Benzodiazepines are depressant drugs used to treat various physical and mental health symptoms, including anxiety, seizures, muscle spasms, and insomnia. Even though these are some of the most prescribed drugs worldwide, there is a significant illegal market. The United States Drug Enforcement Agency (DEA) reports the most common illicit benzodiazepines are alprazolam and clonazepam.
Overdose deaths have risen exponentially in the last decade, and approximately 16% of opioid overdoses involve benzodiazepines. Opioids and benzodiazepines are sometimes prescribed simultaneously despite the inherent dangers. One 2016 study determined “individuals prescribed opioids are considerably more likely to be prescribed [benzodiazepines].”
Most people are not familiar with the wide range of benzodiazepines currently in use. Medical professionals prescribe benzodiazepines more than any other drug. You may be familiar with the following brand-name forms of the drug. Doctors prescribe them to treat the following conditions:
Nicknames and street names used to describe this type of drug include downers, nerve pills, tranks, and benzos.
Every prescription with the potential for addiction includes risks. Be honest with your doctor or care team about your personal medical history and current prescriptions to ensure they know of any potential issues or complications. Risk factors associated with benzodiazepine abuse include:
The risks increase significantly for anyone taking drugs with higher levels of potency or at higher doses. Risk factors also play a part in the development of symptoms. A history of substance abuse or mental health disorders, or current prescriptions for drugs like opioids, cause complications impacting your physical health.
Due to their nature as a depressant, you should not combine benzodiazepines with other substances that affect respiration or consciousness. You should avoid alcohol, GBH, and barbiturates. Most benzodiazepines create the same physiological effects, including the following:
Some people who take or misuse benzodiazepines experience an increase in suicidal ideations, including self-harming behaviors, a preoccupation with thoughts of suicide, and feelings of existential dread. If you have a history of suicidal thoughts or behaviors, inform your doctor.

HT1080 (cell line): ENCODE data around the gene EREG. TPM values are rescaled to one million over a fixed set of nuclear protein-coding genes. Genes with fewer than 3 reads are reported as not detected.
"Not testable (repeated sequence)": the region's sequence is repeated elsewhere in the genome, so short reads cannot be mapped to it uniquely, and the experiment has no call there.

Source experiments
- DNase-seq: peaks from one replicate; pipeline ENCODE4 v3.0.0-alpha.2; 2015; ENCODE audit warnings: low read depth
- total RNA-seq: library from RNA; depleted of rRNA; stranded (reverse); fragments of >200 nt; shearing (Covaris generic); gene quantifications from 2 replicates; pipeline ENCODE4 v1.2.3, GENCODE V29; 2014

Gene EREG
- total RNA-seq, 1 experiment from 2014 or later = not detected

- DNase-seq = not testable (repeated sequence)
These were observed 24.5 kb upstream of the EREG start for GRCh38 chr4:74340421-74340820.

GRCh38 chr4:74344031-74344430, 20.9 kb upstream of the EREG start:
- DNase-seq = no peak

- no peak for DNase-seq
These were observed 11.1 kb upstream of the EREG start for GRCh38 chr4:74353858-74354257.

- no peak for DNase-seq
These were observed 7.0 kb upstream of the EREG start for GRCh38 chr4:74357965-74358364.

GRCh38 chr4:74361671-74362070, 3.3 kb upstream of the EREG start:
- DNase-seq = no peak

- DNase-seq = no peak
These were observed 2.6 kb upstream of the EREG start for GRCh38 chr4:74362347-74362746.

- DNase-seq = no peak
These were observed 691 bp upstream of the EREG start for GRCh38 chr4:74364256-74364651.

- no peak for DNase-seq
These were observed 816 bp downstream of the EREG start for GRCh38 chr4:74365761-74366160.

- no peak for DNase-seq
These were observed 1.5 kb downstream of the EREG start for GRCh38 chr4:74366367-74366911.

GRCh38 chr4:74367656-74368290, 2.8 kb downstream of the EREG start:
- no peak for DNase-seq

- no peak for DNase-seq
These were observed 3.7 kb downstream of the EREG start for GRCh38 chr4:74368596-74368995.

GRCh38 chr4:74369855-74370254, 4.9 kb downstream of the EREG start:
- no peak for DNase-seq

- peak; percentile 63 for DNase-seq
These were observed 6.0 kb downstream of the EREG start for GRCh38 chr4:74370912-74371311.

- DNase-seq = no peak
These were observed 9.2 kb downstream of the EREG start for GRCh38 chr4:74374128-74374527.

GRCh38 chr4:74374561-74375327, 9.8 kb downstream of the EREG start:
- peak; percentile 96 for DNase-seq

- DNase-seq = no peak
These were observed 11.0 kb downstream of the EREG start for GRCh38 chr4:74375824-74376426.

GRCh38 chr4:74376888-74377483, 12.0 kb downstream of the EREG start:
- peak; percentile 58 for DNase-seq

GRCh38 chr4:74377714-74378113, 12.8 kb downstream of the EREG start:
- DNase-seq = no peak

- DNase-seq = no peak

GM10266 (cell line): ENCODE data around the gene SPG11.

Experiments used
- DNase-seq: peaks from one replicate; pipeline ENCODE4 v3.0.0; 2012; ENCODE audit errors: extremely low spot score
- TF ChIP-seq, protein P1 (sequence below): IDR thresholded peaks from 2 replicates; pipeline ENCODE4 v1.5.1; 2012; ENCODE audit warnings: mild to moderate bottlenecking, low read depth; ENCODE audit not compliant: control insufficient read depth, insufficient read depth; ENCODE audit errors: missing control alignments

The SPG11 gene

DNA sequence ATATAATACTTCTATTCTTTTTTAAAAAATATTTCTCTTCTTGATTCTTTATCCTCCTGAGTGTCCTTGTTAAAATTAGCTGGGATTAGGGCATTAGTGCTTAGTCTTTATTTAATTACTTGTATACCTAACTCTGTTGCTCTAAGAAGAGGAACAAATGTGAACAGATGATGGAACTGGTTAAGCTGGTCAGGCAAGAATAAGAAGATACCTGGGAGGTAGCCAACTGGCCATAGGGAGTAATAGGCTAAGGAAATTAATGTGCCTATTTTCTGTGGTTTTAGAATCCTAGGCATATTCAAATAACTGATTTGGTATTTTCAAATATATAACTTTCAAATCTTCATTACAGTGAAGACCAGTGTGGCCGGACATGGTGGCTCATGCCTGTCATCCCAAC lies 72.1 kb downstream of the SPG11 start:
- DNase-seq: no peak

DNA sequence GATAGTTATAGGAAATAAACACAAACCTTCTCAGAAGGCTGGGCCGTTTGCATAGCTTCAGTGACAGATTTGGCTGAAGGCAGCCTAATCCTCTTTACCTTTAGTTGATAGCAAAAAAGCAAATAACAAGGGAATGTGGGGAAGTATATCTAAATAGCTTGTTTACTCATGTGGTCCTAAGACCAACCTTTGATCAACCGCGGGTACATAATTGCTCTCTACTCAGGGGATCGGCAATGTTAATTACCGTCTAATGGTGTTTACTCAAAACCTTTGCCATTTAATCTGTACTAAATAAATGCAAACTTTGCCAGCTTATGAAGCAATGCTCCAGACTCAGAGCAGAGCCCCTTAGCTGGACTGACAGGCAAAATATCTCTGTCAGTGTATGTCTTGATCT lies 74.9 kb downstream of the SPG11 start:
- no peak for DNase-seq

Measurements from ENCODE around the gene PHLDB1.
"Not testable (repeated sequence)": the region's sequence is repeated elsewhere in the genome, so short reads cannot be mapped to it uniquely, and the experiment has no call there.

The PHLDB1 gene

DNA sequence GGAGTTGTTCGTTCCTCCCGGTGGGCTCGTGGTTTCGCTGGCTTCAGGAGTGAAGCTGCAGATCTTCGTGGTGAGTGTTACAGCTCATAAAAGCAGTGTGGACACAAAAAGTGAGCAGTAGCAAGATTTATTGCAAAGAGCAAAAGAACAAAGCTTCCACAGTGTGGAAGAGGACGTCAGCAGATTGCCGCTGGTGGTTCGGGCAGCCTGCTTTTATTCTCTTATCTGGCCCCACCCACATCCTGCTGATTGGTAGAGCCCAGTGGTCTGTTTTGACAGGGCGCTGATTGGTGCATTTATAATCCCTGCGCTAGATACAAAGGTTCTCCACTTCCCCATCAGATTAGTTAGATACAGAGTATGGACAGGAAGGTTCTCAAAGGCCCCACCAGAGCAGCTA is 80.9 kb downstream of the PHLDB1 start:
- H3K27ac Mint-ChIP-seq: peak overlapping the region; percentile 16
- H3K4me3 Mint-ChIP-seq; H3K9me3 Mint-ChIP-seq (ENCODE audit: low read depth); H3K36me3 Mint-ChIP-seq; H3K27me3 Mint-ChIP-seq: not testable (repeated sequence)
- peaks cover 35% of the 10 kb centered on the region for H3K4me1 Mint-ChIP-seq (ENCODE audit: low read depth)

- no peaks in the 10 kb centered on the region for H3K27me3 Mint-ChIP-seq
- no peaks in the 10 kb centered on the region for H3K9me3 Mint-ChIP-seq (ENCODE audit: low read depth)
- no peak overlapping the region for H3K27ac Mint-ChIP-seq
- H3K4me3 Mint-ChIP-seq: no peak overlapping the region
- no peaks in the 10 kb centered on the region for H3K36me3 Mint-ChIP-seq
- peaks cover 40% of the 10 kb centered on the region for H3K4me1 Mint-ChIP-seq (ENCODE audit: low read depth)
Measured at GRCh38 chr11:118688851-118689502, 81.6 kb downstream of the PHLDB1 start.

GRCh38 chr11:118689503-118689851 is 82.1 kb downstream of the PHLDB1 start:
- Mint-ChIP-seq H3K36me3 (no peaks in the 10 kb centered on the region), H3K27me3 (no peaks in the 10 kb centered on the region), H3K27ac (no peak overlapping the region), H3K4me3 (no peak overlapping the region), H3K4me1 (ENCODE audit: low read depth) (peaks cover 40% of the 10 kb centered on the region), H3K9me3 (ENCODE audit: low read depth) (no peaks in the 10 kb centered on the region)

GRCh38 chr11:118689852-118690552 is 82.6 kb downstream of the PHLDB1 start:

You might notice withdrawal after taking benzodiazepines for only several weeks if the dose is high enough. Co-occurring disorders or simultaneous prescriptions for interactive medications increase the symptoms. The effects become noticeable within a few hours to several days after the last dose. Benzodiazepine withdrawal syndrome symptoms include:
Figuring out a timeline of withdrawal symptoms depends on the half-life of the specific drug you take. For most people, withdrawal starts within one to four days after the last dose and continues for ten to fourteen days. However, you may require an extended time frame to safely taper off the drug if you have been taking it for an extended period. Your care team will provide information relevant to your situation regarding the expected length of withdrawal and degree of symptoms.
If you have taken benzodiazepines for longer than six months, the risk increases for developing seizures during the detox and withdrawal stages. The safest treatment is under the care of trained professionals at a private or community facility where a medical team can monitor you 24/7. Your medical team can treat any severe symptoms immediately and quickly adjust your medications as necessary to keep you healthy. In addition, medication-assisted treatment (MAT) may be used for individuals experiencing substance abuse disorders involving benzodiazepines.
Psychotherapies ensure mental well-being and treat any underlying mental health issues during rehabilitation. Therapy also encourages behavioral modification and provides coping mechanisms to lower the risk of relapse. Most facilities offer the following therapy options for substance abuse disorders, including those involving benzodiazepines: